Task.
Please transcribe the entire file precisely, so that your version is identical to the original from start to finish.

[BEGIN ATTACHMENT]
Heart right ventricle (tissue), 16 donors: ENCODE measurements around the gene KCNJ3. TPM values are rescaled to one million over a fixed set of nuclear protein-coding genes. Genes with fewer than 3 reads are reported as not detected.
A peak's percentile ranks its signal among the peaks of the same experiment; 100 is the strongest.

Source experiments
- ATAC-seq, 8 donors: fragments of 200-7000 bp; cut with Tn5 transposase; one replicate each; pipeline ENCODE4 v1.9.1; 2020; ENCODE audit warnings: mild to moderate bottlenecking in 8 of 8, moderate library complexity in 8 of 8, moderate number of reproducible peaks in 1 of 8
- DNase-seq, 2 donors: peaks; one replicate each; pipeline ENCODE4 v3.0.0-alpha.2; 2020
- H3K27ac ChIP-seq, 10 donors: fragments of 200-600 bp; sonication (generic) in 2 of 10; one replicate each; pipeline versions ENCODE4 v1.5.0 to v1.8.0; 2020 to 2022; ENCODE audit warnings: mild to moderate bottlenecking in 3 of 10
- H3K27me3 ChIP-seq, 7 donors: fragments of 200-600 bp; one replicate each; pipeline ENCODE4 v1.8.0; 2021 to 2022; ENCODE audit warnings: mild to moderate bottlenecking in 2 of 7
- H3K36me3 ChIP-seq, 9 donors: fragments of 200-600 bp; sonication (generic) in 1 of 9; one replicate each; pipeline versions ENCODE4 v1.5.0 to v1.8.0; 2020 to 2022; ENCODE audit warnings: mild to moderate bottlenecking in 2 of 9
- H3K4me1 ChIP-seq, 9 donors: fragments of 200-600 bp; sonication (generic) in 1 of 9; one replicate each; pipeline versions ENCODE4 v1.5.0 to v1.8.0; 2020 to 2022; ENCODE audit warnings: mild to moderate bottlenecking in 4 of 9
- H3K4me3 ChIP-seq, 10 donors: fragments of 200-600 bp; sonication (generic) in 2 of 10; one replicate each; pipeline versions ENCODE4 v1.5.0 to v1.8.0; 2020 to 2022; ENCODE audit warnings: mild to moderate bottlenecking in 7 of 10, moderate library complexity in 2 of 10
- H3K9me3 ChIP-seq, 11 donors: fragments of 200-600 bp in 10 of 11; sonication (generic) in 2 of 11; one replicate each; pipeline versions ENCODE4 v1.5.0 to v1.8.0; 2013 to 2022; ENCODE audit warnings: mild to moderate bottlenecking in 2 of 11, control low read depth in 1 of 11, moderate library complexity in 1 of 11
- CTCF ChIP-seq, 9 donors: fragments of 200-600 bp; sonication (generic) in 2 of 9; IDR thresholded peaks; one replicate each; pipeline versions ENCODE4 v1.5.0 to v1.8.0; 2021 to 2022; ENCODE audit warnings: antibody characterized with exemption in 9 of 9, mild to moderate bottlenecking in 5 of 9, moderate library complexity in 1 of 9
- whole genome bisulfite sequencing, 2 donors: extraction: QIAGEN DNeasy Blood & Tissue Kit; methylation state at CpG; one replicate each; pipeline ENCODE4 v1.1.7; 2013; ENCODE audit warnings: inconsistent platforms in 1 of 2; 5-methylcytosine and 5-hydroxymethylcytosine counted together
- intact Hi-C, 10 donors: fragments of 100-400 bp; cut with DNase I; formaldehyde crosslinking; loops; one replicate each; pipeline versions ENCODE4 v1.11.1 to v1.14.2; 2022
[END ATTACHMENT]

Heart right ventricle (tissue), 16 donors: ENCODE measurements around the gene KCNJ3. TPM values are rescaled to one million over a fixed set of nuclear protein-coding genes. Genes with fewer than 3 reads are reported as not detected.
A peak's percentile ranks its signal among the peaks of the same experiment; 100 is the strongest.

Source experiments
- ATAC-seq, 8 donors: fragments of 200-7000 bp; cut with Tn5 transposase; one replicate each; pipeline ENCODE4 v1.9.1; 2020; ENCODE audit warnings: mild to moderate bottlenecking in 8 of 8, moderate library complexity in 8 of 8, moderate number of reproducible peaks in 1 of 8
- DNase-seq, 2 donors: peaks; one replicate each; pipeline ENCODE4 v3.0.0-alpha.2; 2020
- H3K27ac ChIP-seq, 10 donors: fragments of 200-600 bp; sonication (generic) in 2 of 10; one replicate each; pipeline versions ENCODE4 v1.5.0 to v1.8.0; 2020 to 2022; ENCODE audit warnings: mild to moderate bottlenecking in 3 of 10
- H3K27me3 ChIP-seq, 7 donors: fragments of 200-600 bp; one replicate each; pipeline ENCODE4 v1.8.0; 2021 to 2022; ENCODE audit warnings: mild to moderate bottlenecking in 2 of 7
- H3K36me3 ChIP-seq, 9 donors: fragments of 200-600 bp; sonication (generic) in 1 of 9; one replicate each; pipeline versions ENCODE4 v1.5.0 to v1.8.0; 2020 to 2022; ENCODE audit warnings: mild to moderate bottlenecking in 2 of 9
- H3K4me1 ChIP-seq, 9 donors: fragments of 200-600 bp; sonication (generic) in 1 of 9; one replicate each; pipeline versions ENCODE4 v1.5.0 to v1.8.0; 2020 to 2022; ENCODE audit warnings: mild to moderate bottlenecking in 4 of 9
- H3K4me3 ChIP-seq, 10 donors: fragments of 200-600 bp; sonication (generic) in 2 of 10; one replicate each; pipeline versions ENCODE4 v1.5.0 to v1.8.0; 2020 to 2022; ENCODE audit warnings: mild to moderate bottlenecking in 7 of 10, moderate library complexity in 2 of 10
- H3K9me3 ChIP-seq, 11 donors: fragments of 200-600 bp in 10 of 11; sonication (generic) in 2 of 11; one replicate each; pipeline versions ENCODE4 v1.5.0 to v1.8.0; 2013 to 2022; ENCODE audit warnings: mild to moderate bottlenecking in 2 of 11, control low read depth in 1 of 11, moderate library complexity in 1 of 11
- CTCF ChIP-seq, 9 donors: fragments of 200-600 bp; sonication (generic) in 2 of 9; IDR thresholded peaks; one replicate each; pipeline versions ENCODE4 v1.5.0 to v1.8.0; 2021 to 2022; ENCODE audit warnings: antibody characterized with exemption in 9 of 9, mild to moderate bottlenecking in 5 of 9, moderate library complexity in 1 of 9
- whole genome bisulfite sequencing, 2 donors: extraction: QIAGEN DNeasy Blood & Tissue Kit; methylation state at CpG; one replicate each; pipeline ENCODE4 v1.1.7; 2013; ENCODE audit warnings: inconsistent platforms in 1 of 2; 5-methylcytosine and 5-hydroxymethylcytosine counted together
- intact Hi-C, 10 donors: fragments of 100-400 bp; cut with DNase I; formaldehyde crosslinking; loops; one replicate each; pipeline versions ENCODE4 v1.11.1 to v1.14.2; 2022